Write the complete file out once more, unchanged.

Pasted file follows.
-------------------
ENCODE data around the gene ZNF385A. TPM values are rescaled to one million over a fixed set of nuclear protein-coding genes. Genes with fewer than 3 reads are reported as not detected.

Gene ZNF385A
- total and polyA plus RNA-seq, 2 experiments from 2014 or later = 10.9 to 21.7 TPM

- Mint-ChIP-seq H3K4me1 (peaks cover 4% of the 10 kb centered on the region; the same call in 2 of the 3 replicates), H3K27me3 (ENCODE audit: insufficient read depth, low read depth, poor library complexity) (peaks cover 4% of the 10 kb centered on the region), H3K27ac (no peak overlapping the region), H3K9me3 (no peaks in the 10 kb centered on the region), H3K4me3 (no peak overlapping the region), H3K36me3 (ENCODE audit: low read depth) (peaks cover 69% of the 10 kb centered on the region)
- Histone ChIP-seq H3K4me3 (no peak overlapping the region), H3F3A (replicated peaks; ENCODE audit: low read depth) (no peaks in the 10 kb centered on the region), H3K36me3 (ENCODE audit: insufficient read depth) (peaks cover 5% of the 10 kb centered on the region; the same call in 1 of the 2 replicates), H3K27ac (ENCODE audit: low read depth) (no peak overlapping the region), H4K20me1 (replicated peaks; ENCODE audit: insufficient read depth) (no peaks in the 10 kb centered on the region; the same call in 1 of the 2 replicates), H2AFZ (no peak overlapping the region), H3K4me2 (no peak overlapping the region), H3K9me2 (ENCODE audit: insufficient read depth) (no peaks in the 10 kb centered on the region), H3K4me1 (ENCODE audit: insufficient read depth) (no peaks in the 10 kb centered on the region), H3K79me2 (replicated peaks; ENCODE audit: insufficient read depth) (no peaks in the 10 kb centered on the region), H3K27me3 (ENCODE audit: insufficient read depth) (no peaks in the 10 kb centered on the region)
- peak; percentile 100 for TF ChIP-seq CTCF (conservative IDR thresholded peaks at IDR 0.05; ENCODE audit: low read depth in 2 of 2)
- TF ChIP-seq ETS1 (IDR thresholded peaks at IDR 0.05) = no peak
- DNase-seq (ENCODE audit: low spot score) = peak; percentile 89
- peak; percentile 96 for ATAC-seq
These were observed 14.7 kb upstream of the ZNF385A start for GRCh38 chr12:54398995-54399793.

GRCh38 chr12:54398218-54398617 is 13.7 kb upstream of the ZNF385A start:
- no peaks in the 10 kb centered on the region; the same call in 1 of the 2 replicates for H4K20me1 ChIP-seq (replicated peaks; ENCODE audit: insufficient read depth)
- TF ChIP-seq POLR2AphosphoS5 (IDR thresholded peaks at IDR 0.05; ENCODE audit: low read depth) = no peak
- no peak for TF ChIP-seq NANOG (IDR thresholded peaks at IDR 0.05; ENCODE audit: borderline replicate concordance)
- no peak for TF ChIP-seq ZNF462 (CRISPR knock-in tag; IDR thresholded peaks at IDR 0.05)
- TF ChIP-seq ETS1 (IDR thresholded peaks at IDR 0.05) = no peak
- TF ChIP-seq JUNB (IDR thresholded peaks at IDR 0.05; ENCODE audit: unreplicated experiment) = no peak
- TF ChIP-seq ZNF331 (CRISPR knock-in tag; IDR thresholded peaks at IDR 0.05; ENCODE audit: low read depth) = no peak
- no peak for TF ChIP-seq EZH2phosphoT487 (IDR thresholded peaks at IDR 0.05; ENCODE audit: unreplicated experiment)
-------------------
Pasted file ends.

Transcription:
ENCODE data around the gene ZNF385A. TPM values are rescaled to one million over a fixed set of nuclear protein-coding genes. Genes with fewer than 3 reads are reported as not detected.

Gene ZNF385A
- total and polyA plus RNA-seq, 2 experiments from 2014 or later = 10.9 to 21.7 TPM

- Mint-ChIP-seq H3K4me1 (peaks cover 4% of the 10 kb centered on the region; the same call in 2 of the 3 replicates), H3K27me3 (ENCODE audit: insufficient read depth, low read depth, poor library complexity) (peaks cover 4% of the 10 kb centered on the region), H3K27ac (no peak overlapping the region), H3K9me3 (no peaks in the 10 kb centered on the region), H3K4me3 (no peak overlapping the region), H3K36me3 (ENCODE audit: low read depth) (peaks cover 69% of the 10 kb centered on the region)
- Histone ChIP-seq H3K4me3 (no peak overlapping the region), H3F3A (replicated peaks; ENCODE audit: low read depth) (no peaks in the 10 kb centered on the region), H3K36me3 (ENCODE audit: insufficient read depth) (peaks cover 5% of the 10 kb centered on the region; the same call in 1 of the 2 replicates), H3K27ac (ENCODE audit: low read depth) (no peak overlapping the region), H4K20me1 (replicated peaks; ENCODE audit: insufficient read depth) (no peaks in the 10 kb centered on the region; the same call in 1 of the 2 replicates), H2AFZ (no peak overlapping the region), H3K4me2 (no peak overlapping the region), H3K9me2 (ENCODE audit: insufficient read depth) (no peaks in the 10 kb centered on the region), H3K4me1 (ENCODE audit: insufficient read depth) (no peaks in the 10 kb centered on the region), H3K79me2 (replicated peaks; ENCODE audit: insufficient read depth) (no peaks in the 10 kb centered on the region), H3K27me3 (ENCODE audit: insufficient read depth) (no peaks in the 10 kb centered on the region)
- peak; percentile 100 for TF ChIP-seq CTCF (conservative IDR thresholded peaks at IDR 0.05; ENCODE audit: low read depth in 2 of 2)
- TF ChIP-seq ETS1 (IDR thresholded peaks at IDR 0.05) = no peak
- DNase-seq (ENCODE audit: low spot score) = peak; percentile 89
- peak; percentile 96 for ATAC-seq
These were observed 14.7 kb upstream of the ZNF385A start for GRCh38 chr12:54398995-54399793.

GRCh38 chr12:54398218-54398617 is 13.7 kb upstream of the ZNF385A start:
- no peaks in the 10 kb centered on the region; the same call in 1 of the 2 replicates for H4K20me1 ChIP-seq (replicated peaks; ENCODE audit: insufficient read depth)
- TF ChIP-seq POLR2AphosphoS5 (IDR thresholded peaks at IDR 0.05; ENCODE audit: low read depth) = no peak
- no peak for TF ChIP-seq NANOG (IDR thresholded peaks at IDR 0.05; ENCODE audit: borderline replicate concordance)
- no peak for TF ChIP-seq ZNF462 (CRISPR knock-in tag; IDR thresholded peaks at IDR 0.05)
- TF ChIP-seq ETS1 (IDR thresholded peaks at IDR 0.05) = no peak
- TF ChIP-seq JUNB (IDR thresholded peaks at IDR 0.05; ENCODE audit: unreplicated experiment) = no peak
- TF ChIP-seq ZNF331 (CRISPR knock-in tag; IDR thresholded peaks at IDR 0.05; ENCODE audit: low read depth) = no peak
- no peak for TF ChIP-seq EZH2phosphoT487 (IDR thresholded peaks at IDR 0.05; ENCODE audit: unreplicated experiment)